Thursday, April 17, 2014

Karenin

I'm having a difficult time figuring out why Karenin is named after the Anna Karenina Karenin, besides that fact that Tereza was carrying that novel under her arm when she went to see Tomas. Other than that, there really are not any parallels between to the two- and I don't mean in the obvious way that one is a dog and one is a human.
For instance, after reading the last part of The Unbearable Lightness of Being and Anna Karenina, I actually see both Karenins is somewhat opposite situations. In Anna Karenina, Karenin, Anna's much older husband, is this robot-like, unemotional, but also highly respected government official. Realizing she doesn't really have feelings for her husband, Anna ends up having an affair with Count Vronsky. However, towards the end of The Unbearable Lightness of Being, Tereza considers that possibility that she may love Karenin more than Tomas.
Needless to say, if there is some deeper meaning to the Karenin thing, I'm missing it.

4 comments:

Kincy GIbson said...

There is definitely symbolism between the name Karenin in the book and the dog. I think naming the dog Karenin is more representative of home than the character. When she leaves home she brings the book as a representation of her new life. Therefore, the book represents her new home. Tereza says her home is where her dog Karenin is. Therefore, I think the name symbolizes home.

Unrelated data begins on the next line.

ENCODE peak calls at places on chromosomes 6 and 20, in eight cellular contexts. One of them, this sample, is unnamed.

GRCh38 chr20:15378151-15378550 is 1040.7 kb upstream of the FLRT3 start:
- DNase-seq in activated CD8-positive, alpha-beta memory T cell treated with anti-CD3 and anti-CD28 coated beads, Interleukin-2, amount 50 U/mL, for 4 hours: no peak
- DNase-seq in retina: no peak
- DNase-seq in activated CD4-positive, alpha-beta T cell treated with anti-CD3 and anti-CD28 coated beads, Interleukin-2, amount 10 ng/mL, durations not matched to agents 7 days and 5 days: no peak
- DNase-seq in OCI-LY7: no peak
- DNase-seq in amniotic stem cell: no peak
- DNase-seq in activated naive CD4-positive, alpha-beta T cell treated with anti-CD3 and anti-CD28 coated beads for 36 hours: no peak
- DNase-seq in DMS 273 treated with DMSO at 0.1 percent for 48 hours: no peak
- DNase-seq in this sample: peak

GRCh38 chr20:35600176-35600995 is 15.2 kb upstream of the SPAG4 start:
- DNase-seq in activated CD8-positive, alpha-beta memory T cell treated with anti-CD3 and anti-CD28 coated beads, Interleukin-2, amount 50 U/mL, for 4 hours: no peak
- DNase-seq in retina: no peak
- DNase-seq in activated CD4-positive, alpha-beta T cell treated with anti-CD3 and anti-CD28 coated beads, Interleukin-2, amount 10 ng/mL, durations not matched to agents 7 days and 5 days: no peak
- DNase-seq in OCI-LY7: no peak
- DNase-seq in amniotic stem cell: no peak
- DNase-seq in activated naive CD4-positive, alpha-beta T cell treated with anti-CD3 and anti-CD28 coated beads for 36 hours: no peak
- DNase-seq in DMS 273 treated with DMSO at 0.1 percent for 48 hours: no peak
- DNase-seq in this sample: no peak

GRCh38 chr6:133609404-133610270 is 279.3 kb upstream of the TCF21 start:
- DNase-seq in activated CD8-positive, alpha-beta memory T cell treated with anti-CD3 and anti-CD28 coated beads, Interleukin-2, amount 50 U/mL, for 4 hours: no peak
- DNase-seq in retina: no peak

Miranda Martinez said...

That does seem confusing. I do agree with Kincy though, I think Karenin represents home rather than the actual character. Even so, the death of Karenin makes me cry every time I read it. It's so sad!!

Ian Kuehne said...

Maybe the lack of a real connection between Anna Karenina and the dog is an example of how things transition from being trivial to being important and vice versa in the book, like the anecdote about Beethoven's joke turning into a motif in his last string quartet. Or maybe I'm just trying to make up material for a blog post.

Joseph D'Amico said...

I don't really think there is any significance to Karenin's name other than the fact that Tereza was carrying Anna Karenina under her arm the day she walked in. As you say, there is not much of a relationship between the dog and the book, so I really don't think that it goes any deeper than that.